The portrait was duly completed and presented to the sitter on 3 November 1900. By this date, Hunt was afflicted with severe glaucoma that had effectively ended his artistic career. ‘So unworldly and strange Holman Hunt did look,’ commented Burne-Jones in 1897. ‘Such a queer far off oaten colour he was all over him – his face, his flesh and his hair and everything…’ 
In 1906 Richmond contributed a prefatory note to Hunt’s retrospective exhibition at the Leicester Galleries, in which he wrote, ‘wholly his own, Holman Hunt’s Art is unlike that of any other painter. His strength of character shewn[sic] early and justified makes everything that comes from his hand interesting.’  Around this time, artist and sitter agreed to a ‘friendly compact’ to leave both portraits to the National Portrait Gallery. Hunt’s will states, ‘I bequeath to the Trustees of the National Portrait Gallery London after the death of the said Marion Edith Holman Hunt the Portrait of me in oils by Sir William Blake Richmond KCB.’ On Hunt’s death, Richmond wrote, ‘My dear old friend worked truly, constantly too, for his ideal, which, liked or not, was never ignoble, never impure or sordid. Take his work all in all it is sincere, and some of it is quite splendid.’ 
In the opinion of Alfred Gissing, the portrait represents ‘the very type and ideal of magnificent old age; and in looking upon that thoughtful face one cannot help but feel that here sits a man in whom indeed is no guile, whom the ignoble has never soiled, and who is facing life to the very end with that passion for truth which has been his constant guide through all the varying degrees of fortune and misfortune incidental to a long and active career.’ According to Simon Reynolds, this was ‘Richmond’s masterpiece for 1900’, depicting ‘a wise and gentle old man with a biblical beard. It was considered by the donors to be a magnificent likeness.’ 
At some date, probably before its acquisition, the canvas was backed with a plywood panel.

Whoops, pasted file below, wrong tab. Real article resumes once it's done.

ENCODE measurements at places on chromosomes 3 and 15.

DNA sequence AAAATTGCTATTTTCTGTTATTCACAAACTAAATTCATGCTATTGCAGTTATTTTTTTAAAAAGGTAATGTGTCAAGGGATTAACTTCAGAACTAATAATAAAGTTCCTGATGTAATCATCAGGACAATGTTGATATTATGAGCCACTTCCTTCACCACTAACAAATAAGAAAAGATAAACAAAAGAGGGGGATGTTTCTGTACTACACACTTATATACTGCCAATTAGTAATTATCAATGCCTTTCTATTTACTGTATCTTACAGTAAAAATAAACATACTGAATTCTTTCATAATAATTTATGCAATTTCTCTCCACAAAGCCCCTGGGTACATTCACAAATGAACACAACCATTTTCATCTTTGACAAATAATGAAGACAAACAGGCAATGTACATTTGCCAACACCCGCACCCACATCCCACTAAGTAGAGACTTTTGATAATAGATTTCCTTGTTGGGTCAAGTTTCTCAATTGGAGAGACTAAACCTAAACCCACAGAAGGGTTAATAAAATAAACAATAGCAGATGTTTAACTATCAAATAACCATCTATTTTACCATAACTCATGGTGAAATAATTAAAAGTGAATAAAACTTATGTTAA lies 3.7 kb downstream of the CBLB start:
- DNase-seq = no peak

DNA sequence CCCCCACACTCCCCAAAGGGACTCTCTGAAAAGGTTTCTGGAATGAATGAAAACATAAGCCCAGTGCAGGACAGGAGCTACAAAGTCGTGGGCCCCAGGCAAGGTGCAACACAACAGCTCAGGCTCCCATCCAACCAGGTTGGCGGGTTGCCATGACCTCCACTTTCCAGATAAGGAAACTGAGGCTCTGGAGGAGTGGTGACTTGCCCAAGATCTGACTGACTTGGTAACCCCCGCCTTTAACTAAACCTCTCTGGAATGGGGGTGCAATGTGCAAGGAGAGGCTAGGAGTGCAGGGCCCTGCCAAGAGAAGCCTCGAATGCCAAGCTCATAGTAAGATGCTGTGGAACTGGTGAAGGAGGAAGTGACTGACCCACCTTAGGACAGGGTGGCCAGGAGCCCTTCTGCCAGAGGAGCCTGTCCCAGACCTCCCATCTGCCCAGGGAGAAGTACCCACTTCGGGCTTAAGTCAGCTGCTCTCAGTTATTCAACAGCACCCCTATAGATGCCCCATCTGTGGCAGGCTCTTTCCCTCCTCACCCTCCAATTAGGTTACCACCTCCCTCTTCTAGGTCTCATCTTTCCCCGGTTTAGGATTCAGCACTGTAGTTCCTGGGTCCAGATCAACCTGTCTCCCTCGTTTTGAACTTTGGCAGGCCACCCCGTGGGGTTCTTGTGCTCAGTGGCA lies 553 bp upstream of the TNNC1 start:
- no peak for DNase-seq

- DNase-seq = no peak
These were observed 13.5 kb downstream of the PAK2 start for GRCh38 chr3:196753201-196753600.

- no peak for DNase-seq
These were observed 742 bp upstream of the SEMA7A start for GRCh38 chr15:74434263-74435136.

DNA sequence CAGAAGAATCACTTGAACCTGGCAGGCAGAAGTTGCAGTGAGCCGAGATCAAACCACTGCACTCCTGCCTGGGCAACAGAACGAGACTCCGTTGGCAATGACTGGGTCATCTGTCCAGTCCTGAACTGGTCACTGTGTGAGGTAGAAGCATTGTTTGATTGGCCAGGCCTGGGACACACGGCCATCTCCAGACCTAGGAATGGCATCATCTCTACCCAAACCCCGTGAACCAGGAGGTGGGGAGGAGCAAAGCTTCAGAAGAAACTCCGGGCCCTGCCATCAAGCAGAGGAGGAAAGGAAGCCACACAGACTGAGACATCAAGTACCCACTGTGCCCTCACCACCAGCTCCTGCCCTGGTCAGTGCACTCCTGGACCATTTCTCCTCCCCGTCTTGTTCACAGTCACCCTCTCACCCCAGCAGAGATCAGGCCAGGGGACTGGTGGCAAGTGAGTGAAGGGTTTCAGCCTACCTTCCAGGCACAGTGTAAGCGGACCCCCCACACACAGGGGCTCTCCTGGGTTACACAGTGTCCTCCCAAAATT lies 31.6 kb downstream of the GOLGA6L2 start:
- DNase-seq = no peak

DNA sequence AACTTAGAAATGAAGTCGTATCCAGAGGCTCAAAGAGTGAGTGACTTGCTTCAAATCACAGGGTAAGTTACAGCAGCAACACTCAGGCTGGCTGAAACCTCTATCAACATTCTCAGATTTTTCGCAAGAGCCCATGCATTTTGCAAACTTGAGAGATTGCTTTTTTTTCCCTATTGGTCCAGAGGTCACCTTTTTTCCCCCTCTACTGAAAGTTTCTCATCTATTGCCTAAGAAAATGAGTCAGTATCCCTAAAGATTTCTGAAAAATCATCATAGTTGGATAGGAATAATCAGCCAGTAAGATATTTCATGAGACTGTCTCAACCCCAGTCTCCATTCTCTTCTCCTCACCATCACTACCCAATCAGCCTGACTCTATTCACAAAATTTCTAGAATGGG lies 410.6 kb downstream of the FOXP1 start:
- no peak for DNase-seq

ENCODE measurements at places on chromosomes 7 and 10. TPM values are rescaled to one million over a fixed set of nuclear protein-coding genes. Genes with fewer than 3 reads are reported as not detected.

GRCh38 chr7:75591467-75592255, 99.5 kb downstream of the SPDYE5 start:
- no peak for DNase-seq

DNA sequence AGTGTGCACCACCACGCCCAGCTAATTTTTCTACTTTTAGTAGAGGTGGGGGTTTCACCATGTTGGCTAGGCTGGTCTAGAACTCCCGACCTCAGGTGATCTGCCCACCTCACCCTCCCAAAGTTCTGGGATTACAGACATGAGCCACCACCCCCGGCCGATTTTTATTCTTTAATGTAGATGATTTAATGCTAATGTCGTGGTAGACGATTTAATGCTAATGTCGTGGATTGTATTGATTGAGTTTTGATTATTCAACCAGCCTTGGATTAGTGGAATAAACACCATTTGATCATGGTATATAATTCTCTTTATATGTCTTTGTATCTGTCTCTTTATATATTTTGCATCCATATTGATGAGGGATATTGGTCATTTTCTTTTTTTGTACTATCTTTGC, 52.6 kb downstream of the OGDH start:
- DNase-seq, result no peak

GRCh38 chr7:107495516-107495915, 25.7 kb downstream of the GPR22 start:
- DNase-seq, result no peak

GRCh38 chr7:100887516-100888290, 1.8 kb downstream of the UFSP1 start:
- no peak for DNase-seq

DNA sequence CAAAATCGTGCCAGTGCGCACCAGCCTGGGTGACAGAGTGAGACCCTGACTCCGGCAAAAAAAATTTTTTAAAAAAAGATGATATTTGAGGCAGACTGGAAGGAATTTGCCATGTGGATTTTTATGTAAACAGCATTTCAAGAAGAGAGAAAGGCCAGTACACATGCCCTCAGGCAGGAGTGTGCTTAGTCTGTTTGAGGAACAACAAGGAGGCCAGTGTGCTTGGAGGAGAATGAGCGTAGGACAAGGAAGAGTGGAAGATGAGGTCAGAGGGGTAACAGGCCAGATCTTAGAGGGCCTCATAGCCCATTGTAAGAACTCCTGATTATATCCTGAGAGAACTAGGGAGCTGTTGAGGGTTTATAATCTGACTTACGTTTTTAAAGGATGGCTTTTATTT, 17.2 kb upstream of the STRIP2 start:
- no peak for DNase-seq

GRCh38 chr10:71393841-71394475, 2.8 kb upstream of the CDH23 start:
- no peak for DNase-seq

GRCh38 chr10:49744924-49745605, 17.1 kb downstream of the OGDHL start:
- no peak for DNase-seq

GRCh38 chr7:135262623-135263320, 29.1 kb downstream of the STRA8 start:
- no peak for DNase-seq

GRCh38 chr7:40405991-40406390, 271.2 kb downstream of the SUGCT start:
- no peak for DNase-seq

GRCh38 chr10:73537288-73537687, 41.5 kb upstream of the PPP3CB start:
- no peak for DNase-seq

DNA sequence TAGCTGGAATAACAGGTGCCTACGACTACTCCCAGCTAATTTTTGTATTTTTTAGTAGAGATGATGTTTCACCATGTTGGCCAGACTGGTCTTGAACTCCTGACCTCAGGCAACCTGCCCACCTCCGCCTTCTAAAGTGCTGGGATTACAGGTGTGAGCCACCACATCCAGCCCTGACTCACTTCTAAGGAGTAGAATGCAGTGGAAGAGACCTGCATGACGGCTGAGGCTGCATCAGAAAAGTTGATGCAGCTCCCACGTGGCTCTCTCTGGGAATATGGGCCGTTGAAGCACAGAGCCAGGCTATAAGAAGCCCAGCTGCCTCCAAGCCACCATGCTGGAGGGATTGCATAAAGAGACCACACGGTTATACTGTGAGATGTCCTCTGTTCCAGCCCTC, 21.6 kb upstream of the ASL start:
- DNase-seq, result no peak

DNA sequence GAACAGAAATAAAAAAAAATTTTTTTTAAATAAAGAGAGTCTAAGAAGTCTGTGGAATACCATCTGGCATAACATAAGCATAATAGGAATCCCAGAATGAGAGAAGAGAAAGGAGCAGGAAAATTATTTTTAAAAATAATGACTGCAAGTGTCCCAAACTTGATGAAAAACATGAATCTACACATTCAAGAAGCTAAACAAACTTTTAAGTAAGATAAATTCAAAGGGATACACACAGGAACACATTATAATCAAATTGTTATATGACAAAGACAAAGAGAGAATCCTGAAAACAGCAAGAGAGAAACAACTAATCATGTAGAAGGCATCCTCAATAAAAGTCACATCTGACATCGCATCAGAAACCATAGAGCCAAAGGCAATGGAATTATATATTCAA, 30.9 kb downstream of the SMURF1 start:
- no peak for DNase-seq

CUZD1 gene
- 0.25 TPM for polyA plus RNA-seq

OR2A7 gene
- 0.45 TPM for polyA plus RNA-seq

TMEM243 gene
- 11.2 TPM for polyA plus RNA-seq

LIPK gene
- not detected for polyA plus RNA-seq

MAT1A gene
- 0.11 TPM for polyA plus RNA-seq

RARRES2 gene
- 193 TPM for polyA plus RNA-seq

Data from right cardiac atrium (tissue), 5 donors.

Dr Jan Marsh
Footnotesback to top
1) The Pre-Raphaelite movement.
2) The Times, 5 Nov. 1900, p.10. For the earlier friendship between artist and sitter, see NPG 1901.
3) The names of Sir Charles Holmes and Sir Joseph Hooker recorded on the fragmentary label on the back panel do not appear on the portrait’s subscription list, which suggests that the label refers to an exhibition committee. If so, this was perhaps for the memorial exhibition of 1906–7, although labels on NPG 1901 indicate that it was the portrait shown there. Hooker died in 1911.
4) Lago 1982, p.140.
5) An Exhibition of the Collected Works of W. Holman Hunt, O.M., D.C.L., Leicester G., London, 1906, p.10.
6) Clause 8, William Holman Hunt will, 21 Dec. 1906, confirmed 25 Oct. 1910, National Archives. Our thanks to Dr Judith Bronkhurst for this information.
7) Quoted Stirling 1926, p.408.
8) Gissing 1936, pp.232–3.
9) Reynolds 1995, p.281.
Physical descriptionback to top
Half-length, full-face, grey eyes, grey hair, grey beard, seated with fingers clasped, wearing eastern robes.
Conservationback to top
Provenanceback to top
Presented to the sitter by subscription; and bequeathed by him after the death of his widow Edith (1931) when offered to NPG by sitter’s daughter (Gladys Joseph) and son; offered again 1936, when accepted.
Exhibitionsback to top
Possibly The Collected Works of W. Holman Hunt, O.M., D.C.L., Leicester Galleries, London, Manchester City Art Gallery, Walker Gallery, Liverpool and Kelvingrove Art Gallery, Glasgow, 1906–7 (37).
Reproductionsback to top
Hunt 1905, vol.2, facing p.470 (photogravure by Swan Electric Engraving Co.).
The Collected Works of W. Holman Hunt Leicester Galleries, London, 1906, frontispiece.
The Sphere, 10 September 1910, p.1 (engr.).
The Connoisseur, 1948, p.103.
Amor 1989, pl.40.
Reynolds 1995, fig.102, p.282.
Art Bulletin, March 2002, p.109.